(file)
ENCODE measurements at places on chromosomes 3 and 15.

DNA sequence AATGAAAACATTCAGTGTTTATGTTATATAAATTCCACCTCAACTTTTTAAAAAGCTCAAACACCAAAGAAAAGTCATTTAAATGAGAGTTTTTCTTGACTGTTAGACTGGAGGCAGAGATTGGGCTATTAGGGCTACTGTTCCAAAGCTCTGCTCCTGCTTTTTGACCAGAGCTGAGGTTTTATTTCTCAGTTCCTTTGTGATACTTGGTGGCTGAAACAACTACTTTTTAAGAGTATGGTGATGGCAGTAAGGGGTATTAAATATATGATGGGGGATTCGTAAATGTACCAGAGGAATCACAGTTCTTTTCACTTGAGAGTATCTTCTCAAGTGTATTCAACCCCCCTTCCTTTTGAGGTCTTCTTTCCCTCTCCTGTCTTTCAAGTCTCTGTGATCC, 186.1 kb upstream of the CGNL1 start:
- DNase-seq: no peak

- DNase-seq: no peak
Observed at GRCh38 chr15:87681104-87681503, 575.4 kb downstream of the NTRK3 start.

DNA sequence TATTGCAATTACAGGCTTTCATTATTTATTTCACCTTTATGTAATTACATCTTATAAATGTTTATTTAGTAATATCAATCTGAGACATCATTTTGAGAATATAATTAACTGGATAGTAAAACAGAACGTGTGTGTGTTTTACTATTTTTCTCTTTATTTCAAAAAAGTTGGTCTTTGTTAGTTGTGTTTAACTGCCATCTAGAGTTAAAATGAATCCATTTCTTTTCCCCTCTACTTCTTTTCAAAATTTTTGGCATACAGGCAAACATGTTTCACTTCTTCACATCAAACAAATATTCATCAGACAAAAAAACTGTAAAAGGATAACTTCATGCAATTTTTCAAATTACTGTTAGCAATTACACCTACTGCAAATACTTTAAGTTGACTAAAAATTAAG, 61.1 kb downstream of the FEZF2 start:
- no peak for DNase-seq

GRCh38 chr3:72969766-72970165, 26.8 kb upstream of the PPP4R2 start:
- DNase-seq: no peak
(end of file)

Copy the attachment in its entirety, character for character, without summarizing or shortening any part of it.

ENCODE measurements at places on chromosomes 3 and 15.

DNA sequence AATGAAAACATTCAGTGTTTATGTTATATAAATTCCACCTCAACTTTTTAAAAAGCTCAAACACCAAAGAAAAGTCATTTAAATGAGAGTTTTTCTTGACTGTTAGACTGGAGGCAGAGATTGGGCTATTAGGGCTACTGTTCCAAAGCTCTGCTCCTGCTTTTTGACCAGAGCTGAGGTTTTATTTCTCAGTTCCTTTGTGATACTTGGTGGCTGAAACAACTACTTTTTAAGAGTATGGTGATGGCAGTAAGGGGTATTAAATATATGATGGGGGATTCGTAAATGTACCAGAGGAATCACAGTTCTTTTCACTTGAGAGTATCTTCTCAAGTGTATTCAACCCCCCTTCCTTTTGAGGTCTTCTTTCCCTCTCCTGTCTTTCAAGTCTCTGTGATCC, 186.1 kb upstream of the CGNL1 start:
- DNase-seq: no peak

- DNase-seq: no peak
Observed at GRCh38 chr15:87681104-87681503, 575.4 kb downstream of the NTRK3 start.

DNA sequence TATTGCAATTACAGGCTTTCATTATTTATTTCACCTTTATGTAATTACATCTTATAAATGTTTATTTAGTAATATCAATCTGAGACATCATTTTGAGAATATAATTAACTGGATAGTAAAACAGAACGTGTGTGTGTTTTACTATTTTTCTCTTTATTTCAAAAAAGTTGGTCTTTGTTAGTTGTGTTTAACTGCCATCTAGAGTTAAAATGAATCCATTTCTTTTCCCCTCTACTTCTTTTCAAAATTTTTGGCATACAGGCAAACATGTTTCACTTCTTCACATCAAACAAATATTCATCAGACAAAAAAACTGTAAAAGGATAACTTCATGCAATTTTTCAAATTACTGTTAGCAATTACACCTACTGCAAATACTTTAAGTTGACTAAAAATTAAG, 61.1 kb downstream of the FEZF2 start:
- no peak for DNase-seq

GRCh38 chr3:72969766-72970165, 26.8 kb upstream of the PPP4R2 start:
- DNase-seq: no peak